Our Local Heroes competition was all about shining a light on those ordinary people doing extraordinary things – people who built up our communities and kept them safe, supported and cared for. We received hundreds of entries from all across Australia and New Zealand and were astounded by how many local heroes there were with such exceptional stories.
It was both an inspiring and difficult process, but eventually we managed to select 2 incredibly worthy winners – one from Australia, and one from New Zealand. Now, we are proud to share their stories with you…
Meet Cheryl, our Australian Local Hero
Cheryl, tell us a little about what you do at the Lower North Coast Community Engagement Brigade
I am the Captain of the Lower North Coast Community Engagement Brigade, which is a support brigade to the Rural Fire Service on the Lower North Coast Kempsey New South Wales. I have a team of people whom come from the Nambucca shire and Kempsey shire. I have been the Captain for three years but have been in the rural fire service for 8 years here in New South Wales, and 10 years in Queensland.
As captain, I address issues within my community as to concerns of bush fire preparedness and education. This can be anything from addressing awareness of fires in the community or giving people updates on fire situations at the time. This could be by door knocking or setting up meetings in the communities or doing talks at group meeting in the communities. We even go to schools to do education with the students who age from kindergarten to high school on fire safety. I also attend meetings when needed with the rural fire service and councils.
What were the biggest challenges you faced this year?
Some of the biggest challenges during our last fire season included having enough people to assist in getting the message out to people and communities, as some of our people were out fighting fires, as my members were also attached to their local brigades. One of the other big issues was not having enough people to cover between two shires, Nambucca and Kempsey. I would go home every night hoping I didn’t miss anyone in the community to give them updates and hope the people we did talk to were safe and if they needed to, had left their properties in time.
What experience stuck out to you the most this year?
What I personally struggled with was when I went into evacuation centres to give updates to the people who were evacuated out only to find some of the people there had lost everything, or I couldn’t tell them if their family members who didn’t leave were safe and well. My team of 7 people worked tirelessly over 1,000 hours during our fire season, day in day out, covering hundreds of kilometres. I could not have done it without them, and I wouldn’t have wanted to be anywhere else. But it is good to see that there are people and families that are actually activating their bush fire survival plan and that makes me feel I have done my job at the end of the day.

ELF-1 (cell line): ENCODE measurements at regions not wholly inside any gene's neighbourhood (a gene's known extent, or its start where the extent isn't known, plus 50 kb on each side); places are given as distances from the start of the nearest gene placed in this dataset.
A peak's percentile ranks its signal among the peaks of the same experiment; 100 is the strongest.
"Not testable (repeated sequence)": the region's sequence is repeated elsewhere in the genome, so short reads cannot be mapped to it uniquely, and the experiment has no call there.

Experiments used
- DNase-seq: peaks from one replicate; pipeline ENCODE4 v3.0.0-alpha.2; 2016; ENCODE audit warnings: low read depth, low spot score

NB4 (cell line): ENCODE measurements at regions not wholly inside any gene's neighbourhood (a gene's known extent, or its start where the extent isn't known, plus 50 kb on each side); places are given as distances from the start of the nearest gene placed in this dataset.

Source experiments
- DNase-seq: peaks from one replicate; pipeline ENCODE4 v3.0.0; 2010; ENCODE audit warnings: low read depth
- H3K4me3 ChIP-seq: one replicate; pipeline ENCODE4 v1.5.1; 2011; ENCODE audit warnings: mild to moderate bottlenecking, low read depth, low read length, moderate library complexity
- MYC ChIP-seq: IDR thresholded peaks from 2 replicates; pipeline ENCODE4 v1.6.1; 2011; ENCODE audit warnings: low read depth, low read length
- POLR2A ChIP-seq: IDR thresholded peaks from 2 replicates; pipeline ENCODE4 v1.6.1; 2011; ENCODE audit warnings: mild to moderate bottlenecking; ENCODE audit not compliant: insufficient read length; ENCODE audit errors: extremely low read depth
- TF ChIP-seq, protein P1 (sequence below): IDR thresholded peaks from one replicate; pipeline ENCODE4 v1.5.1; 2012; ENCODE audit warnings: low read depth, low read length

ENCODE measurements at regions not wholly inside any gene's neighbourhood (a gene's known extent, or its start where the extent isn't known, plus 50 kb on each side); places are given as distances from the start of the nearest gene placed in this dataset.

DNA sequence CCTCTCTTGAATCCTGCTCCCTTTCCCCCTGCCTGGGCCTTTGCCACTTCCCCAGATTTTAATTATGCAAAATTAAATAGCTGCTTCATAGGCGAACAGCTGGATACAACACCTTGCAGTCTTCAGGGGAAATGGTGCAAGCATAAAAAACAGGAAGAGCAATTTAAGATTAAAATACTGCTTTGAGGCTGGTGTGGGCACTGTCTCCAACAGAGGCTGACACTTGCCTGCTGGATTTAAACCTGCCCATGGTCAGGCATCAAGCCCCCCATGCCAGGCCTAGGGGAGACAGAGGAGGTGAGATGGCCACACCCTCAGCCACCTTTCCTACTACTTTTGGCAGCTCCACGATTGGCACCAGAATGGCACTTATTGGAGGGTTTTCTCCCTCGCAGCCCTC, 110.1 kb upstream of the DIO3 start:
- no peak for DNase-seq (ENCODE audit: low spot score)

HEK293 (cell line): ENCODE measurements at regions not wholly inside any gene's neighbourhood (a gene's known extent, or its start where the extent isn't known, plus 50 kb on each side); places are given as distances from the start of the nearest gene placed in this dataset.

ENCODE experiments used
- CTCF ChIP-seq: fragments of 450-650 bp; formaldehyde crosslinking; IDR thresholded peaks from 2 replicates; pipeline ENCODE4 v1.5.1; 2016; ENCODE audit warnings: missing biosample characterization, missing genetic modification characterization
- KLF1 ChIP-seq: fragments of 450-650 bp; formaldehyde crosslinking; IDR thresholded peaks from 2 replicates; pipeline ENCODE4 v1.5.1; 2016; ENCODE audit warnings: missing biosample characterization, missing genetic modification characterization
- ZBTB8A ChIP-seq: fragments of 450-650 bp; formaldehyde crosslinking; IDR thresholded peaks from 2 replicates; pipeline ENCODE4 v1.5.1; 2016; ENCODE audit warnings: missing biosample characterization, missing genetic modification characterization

How did you feel when you were told about being nominated?
I was very humbled and very surprised and honoured. I do what I do to give back to my communities to help keep them safe and aware of the seasons coming up and to educate both seniors and children in the communities in fire safety, and help make them hopefully a more resilient community in the future.
Meet Summer, our New Zealand Local Hero
Summer, tell us a little about what you do, and the work Bay of Islands Animal Rescue does
I am the founder of Bay of Islands Animal Rescue, a rescue and rehoming charity. We respond to all animal emergency situations, 24/7. We also take care of the pound dogs that have not been claimed, before they get put down. We have an amazing support network of foster carers – the animals are placed in a homely environment. Whilst we de-sex, vaccinate, flea and worm them, they are then placed up for adoption. Many animals are surrendered to us when people can no longer care for them. I am also actively out in the community helping those that cannot afford to give their animals the care they require. We also educate along the way.
What has been the most challenging thing about working at Bay of Islands Animal Rescue during a pandemic?
It has been hard, and I feel we have taken an extra load during the pandemic. The most challenging thing is trying to make the donations we receive go a long way. During the pandemic the cost of food and treatments has doubled due to demand.
How did you initially feel when you found out you were nominated?
I felt truly blessed and thought “if only I would win”. I haven’t been able to travel recently because of the work involved with Bay of Island Animal Rescue.
What do you love about travel?
When I travel of course I love the new experiences of sights and cultures – but you will always find me checking out another animal rescue operation.
What is your hope for the future?
Firstly, that the world population gets the Covid-19 vaccine, and secondly that Bay of Islands Animal Rescue didn’t need to exist, or at least not to be needed as much as we are, which in turn would mean what we’re doing with education on animal welfare is working.
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